The Real Train in Real Trouble
There’s a 351-mile stretch of train tracks between Los Angeles and San Diego called the LOSSAN Corridor:
It’s the second busiest intercity passenger rail corridor in the United States, and also carries tons of freight, from corn to cars, both locally, and – by connecting with other trains – across the U.S.
LOSSAN is used by:
- COASTER, a local commuter rail operated by North County Transit District (NCTD).
- Pacific Surfliner, operated by Amtrak.
- Metrolink, a commuter rail operated by the Southern California Regional Rail Authority.
- BNSF for freight.
- PACSUN for freight.
These are very busy train tracks.
And they’re in very big trouble.
About 20 miles north of San Diego there’s a 1.7-mile stretch of LOSSAN Corridor tracks on the Del Mar bluffs, and by that I mean right on the bluffs, right along the Pacific Coast:
The Del Mar bluffs are collapsing into the Pacific Ocean.
And one of these days, they might take a train with them.
The Bullet Train Boondoggle
There’s another train track – sort of – that’s being built – sort of – that’s supposed to run between Northern California, Southern California, and the Central Valley.
This is the California High-Speed Rail, and it’s going nowhere to anywhere, anytime soon:
Also known as the “bullet train,” “the train to nowhere” and “California’s boondoggle,” it mostly exists in an artist’s imagination (image above) or in this state of incompletion:
In 2008 about $9.95 billion in bond seed money for the bullet train was approved by California voters, with an estimated total cost of about $39 billion, and the first phase of passenger service beginning in 2017.
The project has now been scaled way back, with a price tag grown to $77 billion, and the first phase of passenger service beginning maybe in 2033.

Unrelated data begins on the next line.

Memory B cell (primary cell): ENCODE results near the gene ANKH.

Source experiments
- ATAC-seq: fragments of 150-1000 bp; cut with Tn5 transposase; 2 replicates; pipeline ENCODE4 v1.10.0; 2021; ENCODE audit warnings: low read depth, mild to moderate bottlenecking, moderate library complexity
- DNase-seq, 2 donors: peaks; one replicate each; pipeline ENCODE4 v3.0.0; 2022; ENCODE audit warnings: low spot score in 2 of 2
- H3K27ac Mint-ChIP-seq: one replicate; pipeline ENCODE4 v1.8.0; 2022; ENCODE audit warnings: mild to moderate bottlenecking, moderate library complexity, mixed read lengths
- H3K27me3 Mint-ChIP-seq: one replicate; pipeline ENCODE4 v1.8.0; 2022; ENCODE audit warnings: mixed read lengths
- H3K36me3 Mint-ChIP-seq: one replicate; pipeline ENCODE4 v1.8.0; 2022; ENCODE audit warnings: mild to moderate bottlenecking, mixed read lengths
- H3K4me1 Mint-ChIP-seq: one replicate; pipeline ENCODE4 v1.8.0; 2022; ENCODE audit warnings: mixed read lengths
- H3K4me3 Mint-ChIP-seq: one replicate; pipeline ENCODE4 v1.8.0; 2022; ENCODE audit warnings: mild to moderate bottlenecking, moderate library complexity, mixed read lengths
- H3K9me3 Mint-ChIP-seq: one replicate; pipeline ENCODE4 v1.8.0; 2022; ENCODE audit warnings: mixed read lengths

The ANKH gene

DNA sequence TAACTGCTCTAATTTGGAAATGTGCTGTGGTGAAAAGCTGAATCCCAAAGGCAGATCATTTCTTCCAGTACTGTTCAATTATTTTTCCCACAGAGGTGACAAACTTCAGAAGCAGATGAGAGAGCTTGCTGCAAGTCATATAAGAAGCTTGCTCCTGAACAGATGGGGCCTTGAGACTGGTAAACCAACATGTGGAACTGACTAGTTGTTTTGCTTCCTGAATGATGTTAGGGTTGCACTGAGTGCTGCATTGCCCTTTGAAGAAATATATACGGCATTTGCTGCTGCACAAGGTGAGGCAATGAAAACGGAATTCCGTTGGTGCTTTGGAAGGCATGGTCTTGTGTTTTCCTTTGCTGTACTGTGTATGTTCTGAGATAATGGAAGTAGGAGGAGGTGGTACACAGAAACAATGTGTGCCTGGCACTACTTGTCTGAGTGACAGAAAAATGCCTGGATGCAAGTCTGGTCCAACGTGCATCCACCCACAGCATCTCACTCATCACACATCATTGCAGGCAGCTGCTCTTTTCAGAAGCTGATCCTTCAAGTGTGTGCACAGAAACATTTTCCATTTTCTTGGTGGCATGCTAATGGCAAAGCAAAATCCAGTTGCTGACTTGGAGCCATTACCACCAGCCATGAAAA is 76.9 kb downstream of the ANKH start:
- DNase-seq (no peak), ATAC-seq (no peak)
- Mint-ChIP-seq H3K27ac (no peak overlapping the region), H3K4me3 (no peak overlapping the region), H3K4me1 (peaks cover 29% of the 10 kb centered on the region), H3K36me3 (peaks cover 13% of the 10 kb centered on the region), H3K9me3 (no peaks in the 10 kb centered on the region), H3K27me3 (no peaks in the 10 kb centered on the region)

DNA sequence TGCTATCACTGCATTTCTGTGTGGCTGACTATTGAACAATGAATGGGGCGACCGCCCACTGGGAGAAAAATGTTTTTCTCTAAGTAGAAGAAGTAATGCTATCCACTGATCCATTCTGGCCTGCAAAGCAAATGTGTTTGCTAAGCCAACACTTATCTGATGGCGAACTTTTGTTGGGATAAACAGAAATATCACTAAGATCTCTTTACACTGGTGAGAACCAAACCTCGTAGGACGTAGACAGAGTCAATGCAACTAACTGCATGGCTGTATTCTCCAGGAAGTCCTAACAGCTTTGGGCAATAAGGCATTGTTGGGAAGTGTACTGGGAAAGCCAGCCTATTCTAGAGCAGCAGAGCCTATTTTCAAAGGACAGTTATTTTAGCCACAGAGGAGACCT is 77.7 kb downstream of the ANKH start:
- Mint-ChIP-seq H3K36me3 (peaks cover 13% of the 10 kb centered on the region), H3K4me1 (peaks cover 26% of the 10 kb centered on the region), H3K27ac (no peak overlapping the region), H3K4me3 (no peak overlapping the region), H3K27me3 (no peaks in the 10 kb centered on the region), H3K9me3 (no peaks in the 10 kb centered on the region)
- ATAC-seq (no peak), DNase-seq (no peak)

Let’s compare what we’re spending – and what we’re getting.
Since 2008 – in 11 years – we’ve spent about $6 billion on the train to nowhere.
Since 1998 – in 21 years – we’ve spent just $14.1 million trying to shore up the Del Mar bluffs.
Here’s how that looks in comparison:
Why the comparison?
Because the need to implement a permanent solution for the Del Mar bluffs – and the train tracks on them – is immediate.
While the bullet train that we keep throwing money at – well, this headline from the Los Angeles Times said it best:
That tiny stretch of train tracks on the Del Mar bluffs – just 1.7 miles out of 351 – is critical for so many reasons, the first of which is:
Passenger Safety: I was not speaking lightly earlier when I said the bluffs could collapse, taking a train with them. Just the COASTER passenger trains carry 4,900 people along the Del Mar bluffs each weekday. Now add in Metrolink and Surfliner passengers. Add cargo trains, and about 50 trains total travel that stretch of dangerous track every day.
Here’s a partial list of other effects of the Del Mar bluffs failing, bringing train service to a stop:
Freeway Congestion: As many as 2,500 more passenger cars, another 122 buses, and an additional 600 semi-trucks would travel the already crowded Interstate 5 daily without the coastal rail route. Think more vehicle crashes. Think egregiously longer commutes. Think greenhouse gas emissions.
Increased Costs to Consumers: Shippers of all types of materials on the San Diego segment of the LOSSAN rail corridor together would pay an additional $604,812 per day, or $221 million in a year, to move those things by truck – and pass that on to consumers.
Car Sales: One in every 10 new imported automobiles sold in the U.S. arrives by ship at the Port of San Diego and then heads north by rail. In 2018 about 400,000 vehicles, mostly from major Japanese and Korean manufacturers, were unloaded at the National City Marine Terminal. If these vehicles don’t travel by train, the shipping cost will increase – and be passed on to consumers.
Regional Telecommunications: A large bluff collapse could disrupt regional telecommunications, which provide information vital to NCTD to continue running commuter rail services and support interstate commerce.